Friday, September 28, 2007

How Peacefully The Desert Sleeps - by Brad Beaulieu

When I’m writing a story, especially one set in an alternate world, I try to spend a good deal of time in determining the lay of the land: the cultures in play, their histories, their attitudes toward one another. This helps me to focus on what I really want to write about: the characters. In other words, I wasn’t so interested in exploring the conflict between the two peoples as I was individuals within the scope of that larger conflict. Well, wait... That’s not completely accurate. I like to create a world in which there is conflict present, and then I like focusing on characters so that you see how individuals can affect the society at large, and vice versa.

Many of my stories are written with the intention of capturing the flavor of a certain era while adding a twist of some sort, and this is how Desert truly began. I chose the milieu first and played with it until I had the speculative elements that felt right to me. The flavor in “How Peacefully the Desert Sleeps” is, of course, life along the American Frontier. I have strong interest in the Native American life and the way in which it was tragically altered by the introduction of the frontiersmen and their irrepressible thirst for land. Like in American history, the natives in Desert are being pushed ever harder by the pioneers, but they have a weapon the Native Americans did not: the dejda. The tribesmen, over the centuries, had used the dejda as little more than a domesticated animal, largely unaware of its ability to gain consciousness. Without them, the tribesman would have already gone the way of the Native Americans and eventually succumbed to the pressure of the pioneers, but the beetles gave them a distinct advantage that allowed them to create a stalemate along the frontier.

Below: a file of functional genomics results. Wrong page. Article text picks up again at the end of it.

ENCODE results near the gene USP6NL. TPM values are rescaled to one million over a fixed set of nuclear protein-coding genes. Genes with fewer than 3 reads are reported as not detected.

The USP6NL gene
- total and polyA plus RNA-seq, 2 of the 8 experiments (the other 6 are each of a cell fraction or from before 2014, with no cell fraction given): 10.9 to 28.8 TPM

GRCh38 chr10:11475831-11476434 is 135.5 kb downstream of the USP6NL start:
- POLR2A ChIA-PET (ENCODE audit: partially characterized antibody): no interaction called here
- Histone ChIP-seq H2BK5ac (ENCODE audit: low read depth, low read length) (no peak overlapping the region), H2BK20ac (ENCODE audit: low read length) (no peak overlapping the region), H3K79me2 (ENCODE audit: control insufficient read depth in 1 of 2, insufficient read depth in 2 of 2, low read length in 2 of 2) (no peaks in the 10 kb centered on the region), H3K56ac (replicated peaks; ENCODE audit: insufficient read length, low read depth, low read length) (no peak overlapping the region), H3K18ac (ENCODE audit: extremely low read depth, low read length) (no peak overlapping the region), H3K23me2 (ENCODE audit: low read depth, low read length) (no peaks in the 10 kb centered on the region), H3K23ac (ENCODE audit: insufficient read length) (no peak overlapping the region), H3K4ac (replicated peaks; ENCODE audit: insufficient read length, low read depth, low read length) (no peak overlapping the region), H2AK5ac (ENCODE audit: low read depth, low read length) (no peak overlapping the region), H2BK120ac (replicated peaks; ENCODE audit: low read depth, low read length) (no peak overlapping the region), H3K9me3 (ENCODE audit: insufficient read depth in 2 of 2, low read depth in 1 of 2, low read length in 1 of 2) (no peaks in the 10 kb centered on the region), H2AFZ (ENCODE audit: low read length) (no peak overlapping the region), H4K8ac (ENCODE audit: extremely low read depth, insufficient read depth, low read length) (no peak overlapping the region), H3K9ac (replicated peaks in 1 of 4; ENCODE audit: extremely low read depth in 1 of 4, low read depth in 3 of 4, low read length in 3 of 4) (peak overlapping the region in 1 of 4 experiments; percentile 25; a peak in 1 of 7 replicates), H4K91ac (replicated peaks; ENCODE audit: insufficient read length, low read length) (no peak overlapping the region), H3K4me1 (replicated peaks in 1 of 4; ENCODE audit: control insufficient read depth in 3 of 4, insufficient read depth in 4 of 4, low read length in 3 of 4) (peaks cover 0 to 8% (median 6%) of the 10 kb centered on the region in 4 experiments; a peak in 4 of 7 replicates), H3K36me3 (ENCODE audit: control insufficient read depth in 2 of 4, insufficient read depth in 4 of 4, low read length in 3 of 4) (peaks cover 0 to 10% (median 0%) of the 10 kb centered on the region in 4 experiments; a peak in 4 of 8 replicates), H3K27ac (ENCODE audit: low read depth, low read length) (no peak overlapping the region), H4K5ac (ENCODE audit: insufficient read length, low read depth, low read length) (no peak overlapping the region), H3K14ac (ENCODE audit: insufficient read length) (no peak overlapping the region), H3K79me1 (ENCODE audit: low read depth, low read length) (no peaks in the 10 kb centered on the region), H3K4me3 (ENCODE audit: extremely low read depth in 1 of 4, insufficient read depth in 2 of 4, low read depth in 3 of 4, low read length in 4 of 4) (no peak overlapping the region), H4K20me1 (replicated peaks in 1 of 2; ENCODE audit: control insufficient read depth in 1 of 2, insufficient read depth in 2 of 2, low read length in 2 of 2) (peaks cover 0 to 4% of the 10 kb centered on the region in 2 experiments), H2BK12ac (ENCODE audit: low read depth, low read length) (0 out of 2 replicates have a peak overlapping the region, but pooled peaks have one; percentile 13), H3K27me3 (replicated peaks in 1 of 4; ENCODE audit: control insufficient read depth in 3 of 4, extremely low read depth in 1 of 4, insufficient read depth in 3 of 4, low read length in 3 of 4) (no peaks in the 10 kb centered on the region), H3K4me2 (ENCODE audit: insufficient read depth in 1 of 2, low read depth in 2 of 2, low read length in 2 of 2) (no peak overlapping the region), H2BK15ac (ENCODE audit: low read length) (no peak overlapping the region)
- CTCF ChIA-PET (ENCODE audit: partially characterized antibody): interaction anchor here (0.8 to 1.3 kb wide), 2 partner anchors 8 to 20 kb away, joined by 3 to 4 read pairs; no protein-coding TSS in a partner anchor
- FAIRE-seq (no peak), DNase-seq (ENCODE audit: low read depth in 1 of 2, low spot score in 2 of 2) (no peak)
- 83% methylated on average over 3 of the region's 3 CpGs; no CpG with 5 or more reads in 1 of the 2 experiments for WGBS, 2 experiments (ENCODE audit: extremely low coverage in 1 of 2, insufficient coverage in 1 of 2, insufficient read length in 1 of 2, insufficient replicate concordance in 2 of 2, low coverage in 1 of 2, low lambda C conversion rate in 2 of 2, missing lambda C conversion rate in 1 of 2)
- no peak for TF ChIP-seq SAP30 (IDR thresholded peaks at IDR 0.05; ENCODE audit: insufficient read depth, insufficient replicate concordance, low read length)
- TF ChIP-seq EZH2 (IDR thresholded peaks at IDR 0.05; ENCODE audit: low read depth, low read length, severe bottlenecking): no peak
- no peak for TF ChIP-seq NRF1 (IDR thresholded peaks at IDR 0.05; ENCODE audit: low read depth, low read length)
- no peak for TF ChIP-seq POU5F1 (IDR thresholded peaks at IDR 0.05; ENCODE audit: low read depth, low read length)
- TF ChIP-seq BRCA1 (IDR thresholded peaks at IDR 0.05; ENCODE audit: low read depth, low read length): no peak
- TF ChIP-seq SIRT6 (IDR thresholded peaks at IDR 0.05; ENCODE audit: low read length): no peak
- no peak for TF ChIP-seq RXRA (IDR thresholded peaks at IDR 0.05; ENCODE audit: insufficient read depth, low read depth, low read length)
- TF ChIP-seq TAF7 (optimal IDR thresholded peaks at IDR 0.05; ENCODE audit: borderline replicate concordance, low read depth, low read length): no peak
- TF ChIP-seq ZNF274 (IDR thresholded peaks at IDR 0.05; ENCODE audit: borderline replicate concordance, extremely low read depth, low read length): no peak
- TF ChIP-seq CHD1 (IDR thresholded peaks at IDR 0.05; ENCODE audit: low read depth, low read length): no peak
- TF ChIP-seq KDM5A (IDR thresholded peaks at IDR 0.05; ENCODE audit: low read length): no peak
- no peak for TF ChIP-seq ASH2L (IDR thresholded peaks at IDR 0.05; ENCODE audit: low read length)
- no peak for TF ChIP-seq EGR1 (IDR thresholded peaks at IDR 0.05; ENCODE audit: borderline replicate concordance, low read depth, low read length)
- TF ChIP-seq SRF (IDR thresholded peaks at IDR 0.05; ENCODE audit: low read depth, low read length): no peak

Kallie’s character was the first one that came to me, and she came fairly easily. I liked the notion of taking someone from the more powerful society, the settlers, and placing them in a situation where they were almost completely dependent upon the tribesmen’s generosity. Once I realized that the dejda provided not only protection but also the powers of healing, Kallie’s ailment came soon after, and her character started to form more fully from there.

I had known from the start that Kallie would be the main character, and that she would be the catalyst that would help propel the dejda into consciousness. What I didn’t know was what would happen when this came to pass. I had thought that the Ohokwa Queen, Wattoha, would be the primary foil to Kallie. But as the story unfolded Nilawi demanded more and more attention. Eventually Nilawi and Kallie became two polar opposites. Nilawi came to represent the status quo, the passing of the torch from mother to daughter with the dejda in the same role as they’ve always been, while Kallie represented a new and terrible possibility.

Paheka, much like Nilawi, demanded more page time as the story played itself out. At first, she was simply a crazy old medicine woman, but I realized later that she was acting as an extension of the old dejda queen. She mutated from a character who provided flavor to the primary catalyst for change in the story: the voice, essentially, of the dejda as they struggled to make sense of their expanding awareness that Kallie had triggered within them.

Some stories are gift stories--they come almost fully formed, and you hardly have to work at making them sing. Desert was not such a story. I had to remold it several times to get it into shape, but I’m quite proud of the results. And I didn’t do it alone, either; I would be remiss if I didn’t send my heartfelt thanks to Orson Scott Card and Edmund Schubert for helping to identify its weaknesses so that I could file away the burrs.

Bradley P. Beaulieu

Racine, WI

September, 2007

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